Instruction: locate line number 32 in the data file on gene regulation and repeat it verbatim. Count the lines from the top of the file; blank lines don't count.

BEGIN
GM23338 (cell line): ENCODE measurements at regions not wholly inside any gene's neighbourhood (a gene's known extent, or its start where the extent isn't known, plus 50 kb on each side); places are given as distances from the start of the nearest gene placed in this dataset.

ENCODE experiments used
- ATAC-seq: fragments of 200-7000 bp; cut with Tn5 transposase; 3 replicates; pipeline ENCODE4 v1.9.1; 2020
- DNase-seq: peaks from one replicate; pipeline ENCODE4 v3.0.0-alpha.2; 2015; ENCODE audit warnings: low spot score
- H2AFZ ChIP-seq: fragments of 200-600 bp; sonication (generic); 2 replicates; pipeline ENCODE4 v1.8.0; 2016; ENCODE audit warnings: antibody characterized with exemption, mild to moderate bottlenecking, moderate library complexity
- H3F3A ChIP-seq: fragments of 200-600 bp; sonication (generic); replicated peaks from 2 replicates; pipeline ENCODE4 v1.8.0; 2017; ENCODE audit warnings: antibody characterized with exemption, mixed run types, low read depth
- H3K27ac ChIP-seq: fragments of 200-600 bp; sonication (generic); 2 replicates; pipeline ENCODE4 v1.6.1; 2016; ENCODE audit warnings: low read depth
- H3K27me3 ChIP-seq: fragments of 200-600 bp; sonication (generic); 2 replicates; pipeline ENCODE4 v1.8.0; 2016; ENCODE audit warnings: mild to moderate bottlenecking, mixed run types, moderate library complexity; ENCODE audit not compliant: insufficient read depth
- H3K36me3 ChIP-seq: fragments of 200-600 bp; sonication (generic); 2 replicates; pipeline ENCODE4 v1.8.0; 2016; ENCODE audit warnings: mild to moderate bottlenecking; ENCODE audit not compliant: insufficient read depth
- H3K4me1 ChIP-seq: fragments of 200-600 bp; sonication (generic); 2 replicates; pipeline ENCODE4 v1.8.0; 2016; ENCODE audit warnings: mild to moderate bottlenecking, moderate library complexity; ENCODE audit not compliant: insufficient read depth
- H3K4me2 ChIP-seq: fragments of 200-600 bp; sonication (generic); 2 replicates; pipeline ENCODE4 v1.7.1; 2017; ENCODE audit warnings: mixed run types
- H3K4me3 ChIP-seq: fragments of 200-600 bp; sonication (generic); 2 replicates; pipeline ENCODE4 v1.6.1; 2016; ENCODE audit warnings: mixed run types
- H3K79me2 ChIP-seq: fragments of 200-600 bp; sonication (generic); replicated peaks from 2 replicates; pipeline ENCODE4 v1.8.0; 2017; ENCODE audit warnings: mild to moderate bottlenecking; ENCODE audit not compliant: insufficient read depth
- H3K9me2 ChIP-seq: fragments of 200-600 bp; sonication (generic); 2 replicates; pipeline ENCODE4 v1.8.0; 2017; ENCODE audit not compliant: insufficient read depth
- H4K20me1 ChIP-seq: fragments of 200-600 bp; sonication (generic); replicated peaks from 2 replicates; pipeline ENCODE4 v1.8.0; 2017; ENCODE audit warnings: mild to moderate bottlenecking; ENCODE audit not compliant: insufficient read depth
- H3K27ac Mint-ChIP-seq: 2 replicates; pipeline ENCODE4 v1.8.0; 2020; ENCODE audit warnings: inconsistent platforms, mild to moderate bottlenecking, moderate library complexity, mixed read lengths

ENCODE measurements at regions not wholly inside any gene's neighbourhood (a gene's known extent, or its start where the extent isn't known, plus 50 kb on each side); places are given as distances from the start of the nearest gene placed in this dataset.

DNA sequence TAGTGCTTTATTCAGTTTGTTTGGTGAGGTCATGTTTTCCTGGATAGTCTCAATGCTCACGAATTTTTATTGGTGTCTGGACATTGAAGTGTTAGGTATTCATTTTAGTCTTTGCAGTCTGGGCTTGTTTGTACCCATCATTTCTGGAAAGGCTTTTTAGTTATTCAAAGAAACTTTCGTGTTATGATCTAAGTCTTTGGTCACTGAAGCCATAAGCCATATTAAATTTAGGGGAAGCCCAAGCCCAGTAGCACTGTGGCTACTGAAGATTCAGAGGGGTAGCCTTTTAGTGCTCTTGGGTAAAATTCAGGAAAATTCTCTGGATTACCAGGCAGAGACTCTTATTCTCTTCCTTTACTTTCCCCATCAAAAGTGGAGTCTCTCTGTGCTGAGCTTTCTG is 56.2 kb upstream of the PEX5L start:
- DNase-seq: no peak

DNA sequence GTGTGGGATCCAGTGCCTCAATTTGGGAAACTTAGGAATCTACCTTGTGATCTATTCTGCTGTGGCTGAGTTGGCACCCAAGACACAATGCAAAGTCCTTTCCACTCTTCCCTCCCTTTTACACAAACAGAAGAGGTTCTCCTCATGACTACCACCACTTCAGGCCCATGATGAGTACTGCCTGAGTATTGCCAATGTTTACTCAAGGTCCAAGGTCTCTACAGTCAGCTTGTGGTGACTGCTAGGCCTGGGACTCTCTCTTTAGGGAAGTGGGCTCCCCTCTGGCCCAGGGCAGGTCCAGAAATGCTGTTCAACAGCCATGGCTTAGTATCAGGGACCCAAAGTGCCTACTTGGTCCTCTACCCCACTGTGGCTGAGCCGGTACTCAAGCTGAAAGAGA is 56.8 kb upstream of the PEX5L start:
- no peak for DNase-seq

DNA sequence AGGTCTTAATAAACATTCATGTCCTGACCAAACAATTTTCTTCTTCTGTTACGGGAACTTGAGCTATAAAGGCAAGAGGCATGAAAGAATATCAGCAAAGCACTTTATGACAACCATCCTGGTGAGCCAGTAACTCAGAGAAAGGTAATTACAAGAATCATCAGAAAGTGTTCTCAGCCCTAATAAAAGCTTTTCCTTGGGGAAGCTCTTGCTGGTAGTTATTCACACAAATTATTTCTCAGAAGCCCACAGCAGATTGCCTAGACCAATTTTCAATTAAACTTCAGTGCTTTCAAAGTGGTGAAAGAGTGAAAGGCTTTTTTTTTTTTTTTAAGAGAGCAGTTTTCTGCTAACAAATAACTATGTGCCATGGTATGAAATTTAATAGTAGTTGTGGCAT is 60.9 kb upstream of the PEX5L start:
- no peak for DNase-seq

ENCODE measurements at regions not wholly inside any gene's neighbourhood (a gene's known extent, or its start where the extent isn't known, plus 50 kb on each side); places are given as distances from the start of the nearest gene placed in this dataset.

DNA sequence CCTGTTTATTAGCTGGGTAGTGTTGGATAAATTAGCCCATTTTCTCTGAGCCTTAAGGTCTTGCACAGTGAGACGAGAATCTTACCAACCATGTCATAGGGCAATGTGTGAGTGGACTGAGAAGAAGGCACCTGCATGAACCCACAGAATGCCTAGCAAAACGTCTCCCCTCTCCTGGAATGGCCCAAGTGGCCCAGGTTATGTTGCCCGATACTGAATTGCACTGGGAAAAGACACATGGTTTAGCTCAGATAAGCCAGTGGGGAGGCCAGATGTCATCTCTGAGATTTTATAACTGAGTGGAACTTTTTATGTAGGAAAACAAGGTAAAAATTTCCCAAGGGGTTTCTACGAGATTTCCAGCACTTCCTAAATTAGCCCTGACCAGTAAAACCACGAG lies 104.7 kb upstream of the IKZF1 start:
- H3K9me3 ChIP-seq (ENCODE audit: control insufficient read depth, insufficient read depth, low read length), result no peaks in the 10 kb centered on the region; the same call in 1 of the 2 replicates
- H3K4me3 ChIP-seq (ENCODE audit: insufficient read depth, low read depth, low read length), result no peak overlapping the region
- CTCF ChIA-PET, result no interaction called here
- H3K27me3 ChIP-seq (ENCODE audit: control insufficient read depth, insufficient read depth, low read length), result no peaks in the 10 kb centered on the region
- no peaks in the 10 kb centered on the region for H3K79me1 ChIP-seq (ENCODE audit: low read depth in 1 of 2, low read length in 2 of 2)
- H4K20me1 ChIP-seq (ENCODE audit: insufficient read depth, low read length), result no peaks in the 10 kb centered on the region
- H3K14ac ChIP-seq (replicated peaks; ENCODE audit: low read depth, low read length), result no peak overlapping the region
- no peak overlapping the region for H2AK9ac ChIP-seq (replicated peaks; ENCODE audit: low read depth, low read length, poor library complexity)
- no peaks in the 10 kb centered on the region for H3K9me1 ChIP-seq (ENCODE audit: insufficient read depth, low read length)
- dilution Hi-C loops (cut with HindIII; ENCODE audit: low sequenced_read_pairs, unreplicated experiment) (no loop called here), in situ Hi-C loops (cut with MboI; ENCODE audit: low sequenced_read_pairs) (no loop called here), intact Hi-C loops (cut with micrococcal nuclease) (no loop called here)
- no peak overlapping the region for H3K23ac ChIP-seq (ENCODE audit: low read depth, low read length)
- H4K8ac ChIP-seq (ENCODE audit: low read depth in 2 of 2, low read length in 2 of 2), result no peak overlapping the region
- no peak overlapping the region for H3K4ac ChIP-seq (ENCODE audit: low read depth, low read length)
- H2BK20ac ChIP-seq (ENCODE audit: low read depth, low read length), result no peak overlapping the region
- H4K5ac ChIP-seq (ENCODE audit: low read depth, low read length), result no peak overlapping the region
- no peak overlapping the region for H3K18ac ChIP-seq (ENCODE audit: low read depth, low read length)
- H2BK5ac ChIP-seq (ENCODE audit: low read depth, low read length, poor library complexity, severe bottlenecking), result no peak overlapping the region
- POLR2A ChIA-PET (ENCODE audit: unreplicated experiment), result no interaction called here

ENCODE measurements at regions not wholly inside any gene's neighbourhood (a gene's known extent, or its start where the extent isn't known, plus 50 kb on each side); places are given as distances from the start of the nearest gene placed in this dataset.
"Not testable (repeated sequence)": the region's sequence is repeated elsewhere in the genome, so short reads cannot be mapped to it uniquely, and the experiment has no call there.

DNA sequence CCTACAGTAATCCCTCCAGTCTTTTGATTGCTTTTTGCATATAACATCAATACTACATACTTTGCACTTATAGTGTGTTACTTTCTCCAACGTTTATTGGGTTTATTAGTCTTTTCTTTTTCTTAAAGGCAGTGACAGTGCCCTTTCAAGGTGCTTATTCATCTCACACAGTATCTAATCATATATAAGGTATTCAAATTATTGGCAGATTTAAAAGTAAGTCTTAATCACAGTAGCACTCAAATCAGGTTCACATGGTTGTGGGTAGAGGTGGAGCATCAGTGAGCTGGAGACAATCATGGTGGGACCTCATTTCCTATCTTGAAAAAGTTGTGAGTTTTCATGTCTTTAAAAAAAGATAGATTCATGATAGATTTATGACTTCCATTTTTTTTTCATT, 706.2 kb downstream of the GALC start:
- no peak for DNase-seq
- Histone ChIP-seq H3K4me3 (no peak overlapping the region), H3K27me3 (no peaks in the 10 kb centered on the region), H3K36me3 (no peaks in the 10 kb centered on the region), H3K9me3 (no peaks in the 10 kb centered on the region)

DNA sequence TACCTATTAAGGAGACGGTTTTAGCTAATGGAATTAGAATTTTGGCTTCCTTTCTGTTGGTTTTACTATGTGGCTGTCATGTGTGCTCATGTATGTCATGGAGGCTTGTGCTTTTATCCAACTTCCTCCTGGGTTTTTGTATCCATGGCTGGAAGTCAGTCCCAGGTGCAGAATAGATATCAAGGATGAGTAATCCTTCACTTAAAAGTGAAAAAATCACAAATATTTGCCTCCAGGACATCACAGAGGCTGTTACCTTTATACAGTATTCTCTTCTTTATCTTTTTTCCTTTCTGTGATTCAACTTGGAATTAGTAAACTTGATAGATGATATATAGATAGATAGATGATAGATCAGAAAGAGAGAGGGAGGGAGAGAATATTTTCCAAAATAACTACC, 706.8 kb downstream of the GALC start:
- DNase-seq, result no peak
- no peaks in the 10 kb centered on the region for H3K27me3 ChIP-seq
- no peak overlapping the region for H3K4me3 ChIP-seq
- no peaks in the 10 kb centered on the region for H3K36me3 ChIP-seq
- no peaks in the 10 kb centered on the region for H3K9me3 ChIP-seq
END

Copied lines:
- H3K14ac ChIP-seq (replicated peaks; ENCODE audit: low read depth, low read length), result no peak overlapping the region